LOS ANGELES -- The trade proposals sound like something you'd hear from an irrational Los Angeles Lakers fan after a bad loss in December.
Blow up the team. Trade Pau Gasol for Chris Paul. Trade Andrew Bynum and Lamar Odom for Dwight Howard and Hedo Turkoglu. Maybe there's a way to package Luke Walton, Steve Blake and Metta World Peace for another All-Star in his prime.
After all, when it comes to superstars playing for the Lakers, anything is possible. Let's not forget that this franchise traded Kwame Brown, Javaris Crittenton, Aaron McKie and draft picks for Gasol and got Kobe Bryant for Vlade Divac straight up.
While Lakers fans try to preorder their purple-and-gold Howard and Paul jerseys today, something interesting is happening across town. The other team in Los Angeles is positioning itself to make an equally big splash in the market and upstage the Lakers.
If Howard and Paul do end up playing together next season in Los Angeles, they're going to be playing for the Los Angeles Clippers, not the Lakers.
Of course, this goes against all logic for anyone who has been following the NBA for the past 35 years and has seen what both of these franchises have done (10 championships for the Lakers, four brief playoff appearances for the Clippers).
The Clippers aren't the ones who are supposed to make the trade for an All-Star in his prime or select the best player in the draft. They're supposed to trade Zach Randolph for Quentin Richardson and draft Yaroslav Korolev in the lottery. And for the past 35 fruitless years they've played the role of the hapless loser to perfection.
Those days, however, seem to be coming to an end. The Clippers have started to build a young nucleus of players similar to what the Oklahoma City Thunder have done in the past four years. Players like Blake Griffin, Eric Gordon, DeAndre Jordan, Eric Bledsoe and Al-Farouq Aminu are proof that Clippers draft picks since 2008 are no longer walking punch lines but rather All-Stars and solid contributors.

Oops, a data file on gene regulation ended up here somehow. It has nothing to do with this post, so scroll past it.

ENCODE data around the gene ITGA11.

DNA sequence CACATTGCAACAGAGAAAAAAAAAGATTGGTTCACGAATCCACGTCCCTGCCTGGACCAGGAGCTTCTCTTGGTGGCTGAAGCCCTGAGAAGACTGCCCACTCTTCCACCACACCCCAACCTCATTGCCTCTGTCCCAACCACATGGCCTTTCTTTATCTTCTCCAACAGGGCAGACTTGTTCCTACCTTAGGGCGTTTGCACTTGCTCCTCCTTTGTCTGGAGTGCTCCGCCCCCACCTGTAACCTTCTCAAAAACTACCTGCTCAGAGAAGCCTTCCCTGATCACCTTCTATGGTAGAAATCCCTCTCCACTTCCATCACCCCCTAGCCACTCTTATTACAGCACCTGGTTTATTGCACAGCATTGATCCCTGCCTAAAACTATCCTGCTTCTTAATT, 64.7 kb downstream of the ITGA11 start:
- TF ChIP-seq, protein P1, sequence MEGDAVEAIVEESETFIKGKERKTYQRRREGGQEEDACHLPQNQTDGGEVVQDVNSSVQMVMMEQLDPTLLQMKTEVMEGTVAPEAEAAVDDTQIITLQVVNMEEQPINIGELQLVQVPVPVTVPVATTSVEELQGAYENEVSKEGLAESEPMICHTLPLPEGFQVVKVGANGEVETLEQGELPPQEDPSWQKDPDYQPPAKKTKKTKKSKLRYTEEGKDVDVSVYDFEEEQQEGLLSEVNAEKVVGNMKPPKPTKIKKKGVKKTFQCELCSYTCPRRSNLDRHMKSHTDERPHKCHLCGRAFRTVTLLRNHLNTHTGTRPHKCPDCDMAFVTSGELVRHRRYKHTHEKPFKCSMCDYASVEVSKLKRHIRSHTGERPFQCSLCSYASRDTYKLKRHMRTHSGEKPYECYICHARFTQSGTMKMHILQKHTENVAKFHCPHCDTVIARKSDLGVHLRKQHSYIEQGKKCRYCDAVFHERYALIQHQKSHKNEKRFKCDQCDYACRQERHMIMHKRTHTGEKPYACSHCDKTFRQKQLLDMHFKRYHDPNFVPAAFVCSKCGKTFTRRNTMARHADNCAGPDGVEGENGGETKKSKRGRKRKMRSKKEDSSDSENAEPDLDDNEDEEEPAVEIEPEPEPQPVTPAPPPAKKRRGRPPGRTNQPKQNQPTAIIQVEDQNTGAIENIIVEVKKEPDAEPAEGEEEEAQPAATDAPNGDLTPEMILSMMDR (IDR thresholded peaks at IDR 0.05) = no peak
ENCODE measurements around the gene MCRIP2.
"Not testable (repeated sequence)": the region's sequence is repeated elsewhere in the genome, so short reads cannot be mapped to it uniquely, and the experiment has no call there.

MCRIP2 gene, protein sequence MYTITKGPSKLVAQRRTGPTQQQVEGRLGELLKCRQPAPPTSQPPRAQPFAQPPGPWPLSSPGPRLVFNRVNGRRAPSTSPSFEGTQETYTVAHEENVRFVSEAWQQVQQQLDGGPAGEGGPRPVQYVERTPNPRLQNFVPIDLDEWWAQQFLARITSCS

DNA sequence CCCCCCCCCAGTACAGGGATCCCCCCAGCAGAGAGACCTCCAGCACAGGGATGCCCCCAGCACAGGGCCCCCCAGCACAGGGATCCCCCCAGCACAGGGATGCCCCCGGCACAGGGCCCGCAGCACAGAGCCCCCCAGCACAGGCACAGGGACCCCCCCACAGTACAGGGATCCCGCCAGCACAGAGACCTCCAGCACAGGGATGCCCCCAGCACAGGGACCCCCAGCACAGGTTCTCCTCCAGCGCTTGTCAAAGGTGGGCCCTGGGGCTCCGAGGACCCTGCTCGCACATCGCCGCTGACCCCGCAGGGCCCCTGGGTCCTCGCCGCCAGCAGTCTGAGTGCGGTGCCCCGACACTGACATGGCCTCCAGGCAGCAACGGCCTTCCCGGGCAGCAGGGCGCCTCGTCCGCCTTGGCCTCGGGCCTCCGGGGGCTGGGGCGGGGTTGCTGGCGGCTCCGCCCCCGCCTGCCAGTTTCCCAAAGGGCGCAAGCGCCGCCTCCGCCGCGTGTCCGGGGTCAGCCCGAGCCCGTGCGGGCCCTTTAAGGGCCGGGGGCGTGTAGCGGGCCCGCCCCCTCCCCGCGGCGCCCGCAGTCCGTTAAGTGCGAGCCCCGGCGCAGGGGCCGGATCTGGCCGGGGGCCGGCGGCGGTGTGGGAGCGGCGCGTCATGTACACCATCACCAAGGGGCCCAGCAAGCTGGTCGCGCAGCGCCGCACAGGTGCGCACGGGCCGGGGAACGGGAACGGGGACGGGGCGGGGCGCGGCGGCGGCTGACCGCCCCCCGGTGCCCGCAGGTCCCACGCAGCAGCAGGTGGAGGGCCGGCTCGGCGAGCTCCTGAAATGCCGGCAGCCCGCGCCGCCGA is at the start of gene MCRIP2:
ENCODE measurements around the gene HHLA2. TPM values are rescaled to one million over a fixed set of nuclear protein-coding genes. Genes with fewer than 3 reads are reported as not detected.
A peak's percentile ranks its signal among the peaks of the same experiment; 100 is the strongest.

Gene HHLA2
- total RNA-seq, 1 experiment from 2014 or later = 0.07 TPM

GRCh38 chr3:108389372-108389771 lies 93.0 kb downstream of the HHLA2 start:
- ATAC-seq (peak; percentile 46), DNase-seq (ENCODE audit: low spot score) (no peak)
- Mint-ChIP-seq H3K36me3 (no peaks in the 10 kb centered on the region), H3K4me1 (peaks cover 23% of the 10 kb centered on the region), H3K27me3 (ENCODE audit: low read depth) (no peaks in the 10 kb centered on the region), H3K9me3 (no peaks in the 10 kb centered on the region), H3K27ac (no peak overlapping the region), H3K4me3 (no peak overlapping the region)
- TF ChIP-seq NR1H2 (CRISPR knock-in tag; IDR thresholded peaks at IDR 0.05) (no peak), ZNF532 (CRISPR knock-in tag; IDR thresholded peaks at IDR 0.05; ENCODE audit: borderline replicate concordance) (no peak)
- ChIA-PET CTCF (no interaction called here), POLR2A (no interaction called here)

The Clippers are also in position to sign Paul or Howard as a free agent if a trade isn't made for one of them before the trade deadline in March. The Clippers are about $13 million under the projected $58 million salary cap this season and will be in position to offer a maximum-salary contract to a free agent next year. It's the kind of flexibility that might force New Orleans or Orlando to make a deal now rather than potentially lose Paul or Howard through free agency in the offseason and get nothing in return.
As well as the Clippers have drafted in the past four years, this is still uncharted territory for them. They seem far more comfortable building their current team through the draft and adding complementary pieces such as Mo Williams, Randy Foye and Ryan Gomes along the way and making a push for free agents like Caron Butler, Tayshaun Prince and Shane Battier.
The Clippers aren't even supposed to be in these kinds of conversations, which is exactly why they need to do everything in their power to make this dream a reality and finally be taken seriously.
Perceptions that have been built over 35 years aren't normally changed overnight -- they take years to alter -- but if the Clippers can make a splash like this, they would not only shatter whatever perception they had but also alter the landscape of the NBA and perhaps just as importantly basketball in Los Angeles.
Arash Markazi is a reporter and columnist for ESPNLA.com.